Community engagement through research and innovation was the theme of this year’s joint meeting of the Board of Governors (BoG) and Senate, which took place on November 4 in the ballroom of the McGill Faculty Club. Student representatives present at the event criticized the focus on enterprise, claiming that the discussion focused on what McGill could gain from community engagement, instead of what it could give back.
The joint meeting has no immediate decision-making power, but a formal report will be created and presented to Senate on November 19 and to the BoG on December 2.
The meeting began with a short panel discussion that explored the relationship between “innovation projects and engagement,” after which attendees participated in roundtable discussions on the topic of community engagement. Mostly speaking in generalities, four panelists – two professors, a student, and the acting senior director of Hydro-Québec’s research institute (IREQ) – focused on their interpretation of innovation and their experiences with entrepreneurship and industry partnerships in the context of research at McGill.
“The way innovation is linked to society is to create wealth,” said Gaétan Lantagne, acting senior director of IREQ. “We expect that this will benefit companies, but it’s a benefit to society as well.”
Cécile Branco-Côté, an International Development student who won the McGill Dobson Cup entrepreneurship competition with her idea to build a business incubator in Lac Mégantic, disagreed.
“My conception of innovation doesn’t necessarily mean increasing money at all, but increasing values,” she said.
Although a period for questions to panelists was planned on the agenda, the moderator, Associate Vice-Principal (Research and International Relations) Sarah Stroud, decided not to take questions. Vice-Principal (Research and International Relations) Rose Goldstein, who led the planning of the event, explained in an email to The Daily that this was done because “the event started late.”
Students criticize industry focus
In an interview with The Daily, Medicine Senator David Benrimoh deplored the focus of the panel on entrepreneurship and industry partnerships.
“When we got into the meeting, there was a large industry focus, there was a large focus on what we could gain from community engagement […] from the innovation [and] research side of things,” said Benrimoh. “There wasn’t a very clear idea of what community engagement meant [or] why it was important.”
Sharing Benrimoh’s concerns, Students’ Society of McGill University (SSMU) VP University Affairs Claire Stewart-Kanigan expressed frustration at the fact that the panel had been, in her opinion, disingenuously presented to participants as centred on community engagement. She also spoke against the cancellation of the question period.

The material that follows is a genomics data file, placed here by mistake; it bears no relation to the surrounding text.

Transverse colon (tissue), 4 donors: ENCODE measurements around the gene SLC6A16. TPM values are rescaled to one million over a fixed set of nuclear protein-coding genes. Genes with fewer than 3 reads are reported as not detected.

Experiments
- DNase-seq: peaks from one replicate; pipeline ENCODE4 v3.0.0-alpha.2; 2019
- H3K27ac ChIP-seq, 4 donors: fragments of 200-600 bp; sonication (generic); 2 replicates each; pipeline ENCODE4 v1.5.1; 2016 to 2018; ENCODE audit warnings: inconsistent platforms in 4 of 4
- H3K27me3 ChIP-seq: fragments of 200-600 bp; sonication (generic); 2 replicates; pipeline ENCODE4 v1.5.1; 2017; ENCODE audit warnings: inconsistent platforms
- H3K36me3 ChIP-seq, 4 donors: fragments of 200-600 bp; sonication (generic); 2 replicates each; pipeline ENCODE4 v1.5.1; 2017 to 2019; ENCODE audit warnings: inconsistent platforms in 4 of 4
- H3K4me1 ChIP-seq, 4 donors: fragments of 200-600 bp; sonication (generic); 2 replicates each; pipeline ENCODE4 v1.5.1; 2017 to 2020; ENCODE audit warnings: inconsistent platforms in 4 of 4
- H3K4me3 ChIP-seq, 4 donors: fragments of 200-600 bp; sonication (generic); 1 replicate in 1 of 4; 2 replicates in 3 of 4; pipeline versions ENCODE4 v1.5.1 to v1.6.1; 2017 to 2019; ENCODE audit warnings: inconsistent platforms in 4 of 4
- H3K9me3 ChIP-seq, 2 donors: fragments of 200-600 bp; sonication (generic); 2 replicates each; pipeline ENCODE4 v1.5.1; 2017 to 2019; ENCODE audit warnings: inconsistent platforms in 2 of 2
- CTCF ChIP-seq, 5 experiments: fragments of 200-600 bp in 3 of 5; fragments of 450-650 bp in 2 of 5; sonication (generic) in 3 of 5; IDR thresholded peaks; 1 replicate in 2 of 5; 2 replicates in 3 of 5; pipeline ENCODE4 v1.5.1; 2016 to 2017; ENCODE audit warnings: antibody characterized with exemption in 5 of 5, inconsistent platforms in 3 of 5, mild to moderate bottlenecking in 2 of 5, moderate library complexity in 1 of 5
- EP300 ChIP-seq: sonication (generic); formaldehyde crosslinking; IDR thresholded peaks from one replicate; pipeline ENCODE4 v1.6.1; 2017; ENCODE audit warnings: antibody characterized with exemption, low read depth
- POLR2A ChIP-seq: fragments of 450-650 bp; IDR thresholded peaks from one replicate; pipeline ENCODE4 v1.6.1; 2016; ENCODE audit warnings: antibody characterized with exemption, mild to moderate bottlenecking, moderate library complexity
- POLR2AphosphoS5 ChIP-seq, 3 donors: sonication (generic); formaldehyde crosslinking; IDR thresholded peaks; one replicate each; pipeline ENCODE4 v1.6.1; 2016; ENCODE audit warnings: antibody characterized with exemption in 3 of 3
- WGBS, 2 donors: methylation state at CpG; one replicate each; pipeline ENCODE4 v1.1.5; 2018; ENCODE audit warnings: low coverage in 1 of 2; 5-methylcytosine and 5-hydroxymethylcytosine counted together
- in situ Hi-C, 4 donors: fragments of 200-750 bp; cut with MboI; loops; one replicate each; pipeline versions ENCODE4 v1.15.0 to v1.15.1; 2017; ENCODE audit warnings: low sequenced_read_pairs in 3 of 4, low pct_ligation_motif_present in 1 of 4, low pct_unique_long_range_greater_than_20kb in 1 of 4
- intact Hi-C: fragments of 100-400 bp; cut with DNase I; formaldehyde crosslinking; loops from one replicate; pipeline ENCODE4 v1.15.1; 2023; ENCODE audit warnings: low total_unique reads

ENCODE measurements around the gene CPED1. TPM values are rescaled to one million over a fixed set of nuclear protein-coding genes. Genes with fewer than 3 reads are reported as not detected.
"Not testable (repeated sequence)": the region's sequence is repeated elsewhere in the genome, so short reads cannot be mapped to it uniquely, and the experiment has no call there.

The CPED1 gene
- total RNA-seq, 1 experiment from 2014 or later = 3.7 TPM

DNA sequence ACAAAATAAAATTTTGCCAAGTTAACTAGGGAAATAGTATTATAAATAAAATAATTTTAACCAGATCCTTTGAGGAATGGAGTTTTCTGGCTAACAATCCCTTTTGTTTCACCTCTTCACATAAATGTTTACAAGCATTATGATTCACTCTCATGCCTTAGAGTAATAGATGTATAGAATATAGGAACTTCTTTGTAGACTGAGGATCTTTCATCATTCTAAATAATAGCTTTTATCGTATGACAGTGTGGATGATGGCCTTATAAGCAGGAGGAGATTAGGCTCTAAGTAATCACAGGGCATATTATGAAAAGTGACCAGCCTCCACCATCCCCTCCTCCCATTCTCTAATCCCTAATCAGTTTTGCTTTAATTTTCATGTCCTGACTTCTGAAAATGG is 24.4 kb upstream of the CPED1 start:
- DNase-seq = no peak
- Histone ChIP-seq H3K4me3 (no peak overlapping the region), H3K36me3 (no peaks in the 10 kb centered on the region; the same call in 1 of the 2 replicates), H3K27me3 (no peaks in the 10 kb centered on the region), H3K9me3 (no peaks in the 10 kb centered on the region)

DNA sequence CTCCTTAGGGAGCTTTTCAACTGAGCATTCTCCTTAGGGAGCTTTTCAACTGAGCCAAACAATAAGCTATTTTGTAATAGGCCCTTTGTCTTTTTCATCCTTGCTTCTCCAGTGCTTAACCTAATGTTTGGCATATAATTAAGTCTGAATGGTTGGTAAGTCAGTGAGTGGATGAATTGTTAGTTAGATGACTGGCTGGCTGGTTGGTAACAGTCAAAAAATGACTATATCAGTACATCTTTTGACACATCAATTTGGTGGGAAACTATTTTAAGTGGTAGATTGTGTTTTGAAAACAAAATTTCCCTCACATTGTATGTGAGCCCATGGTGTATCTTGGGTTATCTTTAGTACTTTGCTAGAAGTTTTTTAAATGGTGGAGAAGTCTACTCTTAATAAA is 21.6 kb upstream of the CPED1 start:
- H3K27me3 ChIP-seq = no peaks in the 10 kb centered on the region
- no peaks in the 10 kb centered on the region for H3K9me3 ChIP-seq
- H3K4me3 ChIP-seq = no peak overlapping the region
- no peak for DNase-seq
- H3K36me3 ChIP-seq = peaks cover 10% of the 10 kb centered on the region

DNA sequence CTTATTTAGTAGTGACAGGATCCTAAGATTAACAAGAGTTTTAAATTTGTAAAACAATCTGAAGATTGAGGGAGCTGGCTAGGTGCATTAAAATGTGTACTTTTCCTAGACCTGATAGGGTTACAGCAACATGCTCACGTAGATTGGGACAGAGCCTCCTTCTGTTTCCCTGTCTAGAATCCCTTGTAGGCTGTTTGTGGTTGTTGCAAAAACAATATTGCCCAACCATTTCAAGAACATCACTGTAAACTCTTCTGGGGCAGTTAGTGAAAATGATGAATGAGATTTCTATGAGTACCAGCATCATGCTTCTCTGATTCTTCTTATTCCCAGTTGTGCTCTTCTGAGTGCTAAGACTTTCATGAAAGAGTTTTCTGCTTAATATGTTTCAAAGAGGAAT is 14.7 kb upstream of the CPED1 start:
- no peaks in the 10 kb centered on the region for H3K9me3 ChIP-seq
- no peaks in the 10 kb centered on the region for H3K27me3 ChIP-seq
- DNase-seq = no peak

“They eliminated the question period without notice […] that was very disappointing,” said Stewart-Kanigan. “Particularly given the drastic shift in what we were led to believe this conversation was going to be about versus what it was actually about, a space for questions would have been very much apprecited.”
“This [focus] severely limited the conversation that was had here. There was very little space for critical dialogue on what community engagement should mean,” she added.
Benrimoh said that students had planned to ask Lantagne about Indigenous resistance to Hydro-Québec’s projects. “We thought it would be good to ask a partner of McGill about their social justice record, which we think is totally relevant – it’s only fair that if we’re going to partner with someone, we hold them to account on what they do.”
Discussion broadens after panel
After the panel, attendees broke out into discussion groups. At each of the ten tables, a student senator facilitated the discussion and later reported back on it. Although the discussion questions were pre-selected, most groups discussed community engagement more broadly than in the panel. An overarching consensus among all the participants was that applied research at McGill should be responsive to the needs of the community, and not done solely for the sake of innovation.
“[We] talked a bit more about having problem-driven research in the community. We [need to] make space for communities to define their own needs, to make sure that when we’re creating solutions, they’re for […] the community members,” said Stewart-Kanigan, reporting on her table’s discussion.
“We also discussed service to the community,” said SSMU President Courtney Ayukawa. “It is in McGill’s mission statement, and there is a call for recognition of this from […] specifically the upper administration.”
Some attendees noted a contrast between the background readings and the panel, both of which focused on business and industry partnerships, and the discussion.
“Interestingly enough, every single table of the ten tables that reported their discussion, they didn’t focus on [business and entrepreneurship] – they focused on what McGill could give to the community,” said Medicine Faculty Senator and Senate Representative to the BoG Edith Zorychta in an interview with The Daily.
For Stewart-Kanigan, however, the tone of the discussion did not alter the overall framing of the event. “[The discussion] does not assuage my concerns about the definition of community engagement that McGill is currently operating on, and seems to seek [to legitimize] through this forum,” she said.
Stewart-Kanigan also noted the level of commitment necessary to truly engage with the community.
“It takes a lot of work to engage in that kind of approach to community engagement, it takes oftentimes years of relationship building,” she said. “I hope to see it organized in a way that acknowledges that that is a long-term project, and not something that you can deal with by setting up a forum one time a year.”